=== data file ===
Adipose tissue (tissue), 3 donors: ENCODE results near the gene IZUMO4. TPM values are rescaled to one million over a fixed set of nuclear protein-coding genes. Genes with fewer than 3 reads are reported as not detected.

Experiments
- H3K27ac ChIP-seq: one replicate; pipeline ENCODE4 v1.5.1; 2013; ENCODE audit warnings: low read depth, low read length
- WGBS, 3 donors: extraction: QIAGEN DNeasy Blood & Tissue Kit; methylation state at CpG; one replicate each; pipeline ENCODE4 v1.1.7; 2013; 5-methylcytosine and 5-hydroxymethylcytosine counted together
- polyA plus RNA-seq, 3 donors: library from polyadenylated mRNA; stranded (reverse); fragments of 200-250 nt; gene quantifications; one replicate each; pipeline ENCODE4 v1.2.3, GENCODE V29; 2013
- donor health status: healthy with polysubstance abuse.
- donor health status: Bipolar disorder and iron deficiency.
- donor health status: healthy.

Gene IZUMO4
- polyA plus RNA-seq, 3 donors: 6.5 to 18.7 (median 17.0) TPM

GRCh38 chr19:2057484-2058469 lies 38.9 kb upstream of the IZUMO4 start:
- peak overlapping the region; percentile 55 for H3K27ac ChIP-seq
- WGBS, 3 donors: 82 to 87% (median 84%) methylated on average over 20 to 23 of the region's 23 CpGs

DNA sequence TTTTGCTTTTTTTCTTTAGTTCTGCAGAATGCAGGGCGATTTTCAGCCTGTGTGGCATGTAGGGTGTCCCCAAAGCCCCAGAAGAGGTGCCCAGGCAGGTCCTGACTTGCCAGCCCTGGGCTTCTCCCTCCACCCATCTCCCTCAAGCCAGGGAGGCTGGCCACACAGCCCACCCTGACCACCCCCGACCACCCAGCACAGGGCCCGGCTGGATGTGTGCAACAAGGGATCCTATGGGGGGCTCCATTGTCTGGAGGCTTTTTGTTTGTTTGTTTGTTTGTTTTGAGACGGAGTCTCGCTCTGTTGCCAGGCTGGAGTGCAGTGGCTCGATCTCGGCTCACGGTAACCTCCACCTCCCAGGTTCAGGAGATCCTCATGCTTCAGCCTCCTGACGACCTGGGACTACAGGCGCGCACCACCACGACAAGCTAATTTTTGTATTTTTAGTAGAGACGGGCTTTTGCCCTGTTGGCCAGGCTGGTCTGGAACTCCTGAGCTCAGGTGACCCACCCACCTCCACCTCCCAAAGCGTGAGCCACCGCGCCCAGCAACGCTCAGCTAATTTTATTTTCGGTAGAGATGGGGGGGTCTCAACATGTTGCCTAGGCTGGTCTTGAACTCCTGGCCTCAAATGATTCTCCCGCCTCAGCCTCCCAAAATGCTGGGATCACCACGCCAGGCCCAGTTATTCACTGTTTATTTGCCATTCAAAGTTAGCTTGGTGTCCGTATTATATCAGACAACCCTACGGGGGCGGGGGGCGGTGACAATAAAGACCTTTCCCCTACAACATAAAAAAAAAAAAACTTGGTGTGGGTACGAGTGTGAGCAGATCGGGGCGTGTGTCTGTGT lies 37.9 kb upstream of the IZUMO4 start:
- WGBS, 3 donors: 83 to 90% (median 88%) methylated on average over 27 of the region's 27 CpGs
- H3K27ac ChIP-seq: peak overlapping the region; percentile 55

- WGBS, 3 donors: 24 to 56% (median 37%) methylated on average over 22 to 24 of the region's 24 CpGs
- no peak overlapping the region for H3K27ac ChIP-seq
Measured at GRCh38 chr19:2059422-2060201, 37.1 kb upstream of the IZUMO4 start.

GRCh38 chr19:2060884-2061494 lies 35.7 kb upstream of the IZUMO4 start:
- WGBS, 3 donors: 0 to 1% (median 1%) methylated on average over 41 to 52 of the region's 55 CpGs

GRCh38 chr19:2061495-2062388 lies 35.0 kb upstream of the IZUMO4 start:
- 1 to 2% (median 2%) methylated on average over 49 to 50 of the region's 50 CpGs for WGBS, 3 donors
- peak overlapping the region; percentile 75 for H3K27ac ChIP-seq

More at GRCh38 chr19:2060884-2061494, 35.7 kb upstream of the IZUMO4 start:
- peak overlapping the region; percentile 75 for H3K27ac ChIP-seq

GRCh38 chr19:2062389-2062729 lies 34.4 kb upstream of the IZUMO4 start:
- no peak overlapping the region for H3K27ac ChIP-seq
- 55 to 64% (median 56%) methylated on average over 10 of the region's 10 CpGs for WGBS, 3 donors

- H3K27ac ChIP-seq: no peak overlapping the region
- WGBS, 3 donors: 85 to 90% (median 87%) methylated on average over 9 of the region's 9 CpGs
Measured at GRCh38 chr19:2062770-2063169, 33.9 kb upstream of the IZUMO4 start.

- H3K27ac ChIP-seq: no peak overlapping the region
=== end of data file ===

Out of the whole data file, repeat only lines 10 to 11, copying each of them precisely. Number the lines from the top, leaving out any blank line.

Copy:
- polyA plus RNA-seq, 3 donors: 6.5 to 18.7 (median 17.0) TPM

GRCh38 chr19:2057484-2058469 lies 38.9 kb upstream of the IZUMO4 start: